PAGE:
If the Council could forget its antagonism and help the honest dentifrice manufacturers in presenting the true facts about dentistry to the public, the good that would revert to the profession would be tenfold. The manufacturers are more than willing to meet dentistry half way for they realize that they are mutually benefited by improvement in dentistry. They have consistently shown a friendly attitude toward the profession and have done incalculable good.

Manufacturers Advertise Dentistry

In the words of Rider, “The toothpaste and mouth wash manufacturers have done far more to advertise dentistry and arouse the public to an interest in dental health than has the dental profession itself.” (J. A. D. A., February, 1935 p. 329.)

Think how this could be increased if the Council would adopt a broad, liberal attitude and assist the manufacturers in showing them how oral hygiene is related to general health and establish the fact that brushing the teeth is not an act in itself, is not merely a mechanical procedure, but a definite prophylactic or therapeutic measure.

The present attitude of the Council reminds us a great deal of the fruitless activity of the League of Nations in the prevention of the Ethiopian situation. The Council decries to high heaven the situation and deplores that and this, but the time has come when it must realize that it has lot the respect of not only the public but also the ethical advertisers.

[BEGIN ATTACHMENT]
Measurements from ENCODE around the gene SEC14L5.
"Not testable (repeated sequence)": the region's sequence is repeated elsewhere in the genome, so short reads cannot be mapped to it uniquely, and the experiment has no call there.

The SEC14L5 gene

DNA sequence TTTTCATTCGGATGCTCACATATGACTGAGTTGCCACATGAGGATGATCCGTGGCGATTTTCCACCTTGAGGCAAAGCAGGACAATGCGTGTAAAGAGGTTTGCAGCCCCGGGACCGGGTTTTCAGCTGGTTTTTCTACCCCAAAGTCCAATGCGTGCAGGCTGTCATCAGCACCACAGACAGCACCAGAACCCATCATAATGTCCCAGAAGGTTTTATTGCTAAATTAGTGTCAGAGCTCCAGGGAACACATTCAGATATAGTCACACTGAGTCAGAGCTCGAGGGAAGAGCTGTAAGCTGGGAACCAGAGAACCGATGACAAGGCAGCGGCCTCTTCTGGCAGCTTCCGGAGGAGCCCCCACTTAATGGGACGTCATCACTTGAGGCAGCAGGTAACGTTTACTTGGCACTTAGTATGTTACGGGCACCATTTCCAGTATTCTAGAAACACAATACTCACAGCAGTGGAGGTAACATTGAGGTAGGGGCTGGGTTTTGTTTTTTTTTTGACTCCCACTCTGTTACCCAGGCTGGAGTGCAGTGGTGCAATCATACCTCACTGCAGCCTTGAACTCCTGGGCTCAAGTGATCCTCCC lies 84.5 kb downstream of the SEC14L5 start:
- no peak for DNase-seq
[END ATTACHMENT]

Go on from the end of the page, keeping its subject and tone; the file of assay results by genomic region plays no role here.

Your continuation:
The Council is completely without authority and completely out of touch with public opinion. Its rejection of all the standard brands of dentifrices has made it ridiculous and the public goes merrily on using whatever dentifrice it likes, irrespective of the edict of the Council.

The Council has failed so dismally in its public relations that recently Good Housekeeping, in response to a crying need, has taken over the approval of dentifrices. We are quite sure that this magazine’s acceptance has more weight with the public than the discredited Council policy.